Tom has taught Middle School Technology Education, Introduction to Technology Education, Cabinetmaking, Introduction to Building Trades and Small Engines. He started the Tea Area High School Career and Technical Education program from scratch. He had nothing but a building and donated tools to start out with, and the building was on the other side of town with no computer or phone to the building for the first two years. Then he was upgraded to another building a mile away from school and after the third year he finally had communication to the High School via a phone and computer. He built his program with new equipment from the Home Builders Association and Perkins money, along with supplies anywhere he could find them.
Tom teaches between 70-90 junior high students a year. He teaches 50-70 high students in the CTE area. Many students go on to the CTE Academy in Sioux Falls and then to LATI, STI, MTI, NDSCS in Wahpeton N.D, or Wyo-Tech after High School.
In his thirty years of teaching, Tom has also worked with students as a coach for basketball, football and track, and teaches two drivers education classes yearly with 26 students in each class. He has a way of helping students that may not succeed in the regular classroom find success with hands on projects and designs. His Cabinet Making class has built gun cabinets, coffee tables, end tables, entertainment centers and other various projects. Introduction to Building Trades have built play houses, garden sheds and work benches for the public. Small Engines class has taken in lawn mowers, weed eaters, chain saws, and other various engines and fixed for the public. The projects that don’t sell are given to the local church to sell at their auction. All the class asks in return is the cost of the wood. He makes learning fun and interesting and cares about his students. Along with teaching he drives students back and forth by bus from the high school.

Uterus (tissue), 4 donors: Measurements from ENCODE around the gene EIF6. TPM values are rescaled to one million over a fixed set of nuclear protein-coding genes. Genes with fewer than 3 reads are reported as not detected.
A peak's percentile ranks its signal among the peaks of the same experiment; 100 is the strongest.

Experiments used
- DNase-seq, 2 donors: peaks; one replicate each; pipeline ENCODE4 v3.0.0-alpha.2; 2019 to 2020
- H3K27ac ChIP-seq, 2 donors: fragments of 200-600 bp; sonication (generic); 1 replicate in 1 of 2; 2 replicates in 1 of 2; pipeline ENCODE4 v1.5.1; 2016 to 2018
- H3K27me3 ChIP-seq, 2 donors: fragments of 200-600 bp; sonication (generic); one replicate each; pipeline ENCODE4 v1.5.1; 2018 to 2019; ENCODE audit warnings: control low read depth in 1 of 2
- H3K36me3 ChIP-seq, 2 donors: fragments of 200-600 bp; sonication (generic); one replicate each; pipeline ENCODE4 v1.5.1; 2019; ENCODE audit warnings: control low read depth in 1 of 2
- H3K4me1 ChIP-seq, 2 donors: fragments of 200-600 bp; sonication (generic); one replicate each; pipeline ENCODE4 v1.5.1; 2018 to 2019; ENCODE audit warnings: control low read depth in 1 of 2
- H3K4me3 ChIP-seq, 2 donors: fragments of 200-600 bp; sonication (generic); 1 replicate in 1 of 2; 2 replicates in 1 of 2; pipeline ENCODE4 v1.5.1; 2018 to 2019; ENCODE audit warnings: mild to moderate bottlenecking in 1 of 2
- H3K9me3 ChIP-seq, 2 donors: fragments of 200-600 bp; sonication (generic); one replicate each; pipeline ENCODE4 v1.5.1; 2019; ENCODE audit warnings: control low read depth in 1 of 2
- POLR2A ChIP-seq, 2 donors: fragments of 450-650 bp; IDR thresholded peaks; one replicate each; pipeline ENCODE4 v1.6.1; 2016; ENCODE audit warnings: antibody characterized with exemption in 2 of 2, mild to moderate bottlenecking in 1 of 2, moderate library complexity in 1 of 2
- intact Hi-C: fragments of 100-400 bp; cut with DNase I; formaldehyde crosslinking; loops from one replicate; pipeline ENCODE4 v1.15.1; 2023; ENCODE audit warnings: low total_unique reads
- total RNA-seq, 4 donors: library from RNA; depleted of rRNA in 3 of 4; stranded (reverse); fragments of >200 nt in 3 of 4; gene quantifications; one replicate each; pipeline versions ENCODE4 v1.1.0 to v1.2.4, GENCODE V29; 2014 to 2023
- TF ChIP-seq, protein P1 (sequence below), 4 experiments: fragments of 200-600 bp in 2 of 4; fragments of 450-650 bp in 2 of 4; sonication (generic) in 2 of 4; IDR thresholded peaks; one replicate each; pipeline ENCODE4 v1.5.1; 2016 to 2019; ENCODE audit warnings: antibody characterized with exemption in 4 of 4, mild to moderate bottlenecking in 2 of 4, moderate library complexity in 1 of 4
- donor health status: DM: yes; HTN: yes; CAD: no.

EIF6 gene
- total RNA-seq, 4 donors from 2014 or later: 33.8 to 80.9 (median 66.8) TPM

Tom was the recipient of the Eastern South Dakota Career and Technical Education Teacher of the Year in 2015.
Career Clusters: Health Science, STEM, Architecture and Construction, Manufacturing
Nominated by: Jeff Determan
It is my pleasure to recommend Mr. Mike Murry as an Outstanding CTE Educator. Mr. Murray is the pre-engineering teacher for the West River CTE Consortium and math and physics teacher at Gregory High School. The West River CTE Consortium was formed in 2014 and consists of four high schools: Burke High School, Colome High School, Gregory High School, and South Central High School. The consortium consists of four programs that rotate sites on a yearly basis. The four programs are: biomedical, pre-engineering, residential construction, and welding technology.
Mike is an engineer who chose to change careers and become an educator, despite the many challenges that educators face, as well as a severe reduction in salary. When the West River CTE consortium was being formed and engineering was one of the proposed classes, Mike was the logical fit due to his engineering background and his excellence in the classroom. For the past two summers, Mike has taken classes at Iowa State University and North Dakota State University in order to become a certified CTE Instructor for engineering. His willingness to travel and continue his education shows Mike’s dedication and is a perfect example of his “whatever it takes” attitude.
Mike has made a difference for many students in Gregory High School in the fields of math and science. With the formation of the CTE consortium, Mike took advantage of the opportunity to make a difference in other schools, as well passing on his knowledge is the field of engineering with hands on projects, which include design and creating a model with the 3D printer installed in the mobile classroom.
Mike is a master teacher and an excellent candidate for the South Dakota Outstanding CTE Educator.
Please be on the lookout for three more outstanding CTE educators to be recognized next week!